Prince Harry is said to have told the Queen that he would accept dropping his royal titles during a personal phone call.
The Duke of Sussex, 36, spoke with Her Majesty early last month to make sure he was happy with his decision and his new life in the US, The Telegraph reports.
Following the call from Windsor Castle to the duke and wife Meghan's new £11million California mansion 5,500 miles away, the Queen, 94, asked courtiers to announce the couple would not be returning to royal duties.
Buckingham Palace revealed the Sussexes would be leaving their roles in January last year.
As part of their request for independence, the pair agreed to drop their HRH titles, no longer receive public funding and stop officially representing the Queen.
They also said they would £2.4m of taxpayer money for the refurbishment of Frogmore Cottage – their UK family home.
The couple and son Archie initially moved to Canada shortly after the announcement before buying their plush US pad in June.
Announcing their decision to leave the royals, The Queen released a statement, which stated following "many months of conversations and more recent discussions" she was "pleased that together we have found a constructive and supportive way forward for my grandson and his family".
"Harry, Meghan and Archie will always be much loved members of my family," the statement continued.
She also thanked them for their "dedicated work", adding that she was "particularly proud of how Meghan has so quickly become one of the family."
Prince Harry 'devastated' to lose military titles as 'best of both worlds' plan fails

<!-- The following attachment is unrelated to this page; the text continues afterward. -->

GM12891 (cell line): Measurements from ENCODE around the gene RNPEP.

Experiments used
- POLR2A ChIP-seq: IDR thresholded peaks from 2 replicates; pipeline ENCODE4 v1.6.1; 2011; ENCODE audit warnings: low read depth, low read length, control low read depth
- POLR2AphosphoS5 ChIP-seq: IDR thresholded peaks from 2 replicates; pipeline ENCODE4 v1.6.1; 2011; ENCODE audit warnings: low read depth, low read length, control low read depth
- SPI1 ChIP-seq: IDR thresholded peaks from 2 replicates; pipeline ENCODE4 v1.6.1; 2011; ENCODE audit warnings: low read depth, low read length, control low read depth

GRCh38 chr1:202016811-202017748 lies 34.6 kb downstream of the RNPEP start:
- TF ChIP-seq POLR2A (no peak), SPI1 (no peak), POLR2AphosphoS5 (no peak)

Since moving Stateside, Harry and Meghan have secured multimillion-pound deals with Spotify and Netflix.
The Duchess has also become a property investor, while the couple have launched Archewell, a nonprofit foundation.
When the shock announcement was first revealed last year, the couple wanted to keep their royal patronages, including Harry's treasured honorary military titles and were believed to be considering a senior position in the Commonwealth.
But the "half-in-half-out option" was deemed "very difficult to pull off" by palace officials.
Royals are banned from pursuing private business ventures while representing the Queen.
What's more, Her Majesty denied the duke's call to lay a wreath on his behalf at the Cenotaph on Remembrance Sunday. Instead, the Sussexes staged a private ceremony in Los Angeles.
Formal discussions about the couple's future also included Harry's dad, the Prince of Wales, and brother the Duke of Cambridge.
Meghan Markle and Prince Harry 'hit the roof' when Queen revoked titles after Megxit
One source close to Prince Harry told the Telegraph: "The royal appointments and patronages were never in their gift.
"All they have done is express their commitment to them. There is no question that if it was up to them, they would keep them."
The Queen will have expressed sympathy for her grandson as she dealt this final blow.
Aware that his time in the Army was the making of him, she has witnessed him take that experience and use it to phenomenal effect, not least with the hugely successful Invictus Games.
But yesterday a palace source told the Telegraph: "The Queen made the position clear last January and nothing has changed.
"She told them, if you want to lead an independent life, then good luck to you but you can't do both. She has never wavered on that.
"At the same time, the Sussexes remain much-loved members of her family. They might live in the US, but they are not exiled in the US."
Harry and Meghan will be interviewed by chat show host Oprah Winfrey on US TV network CBS on March 7.
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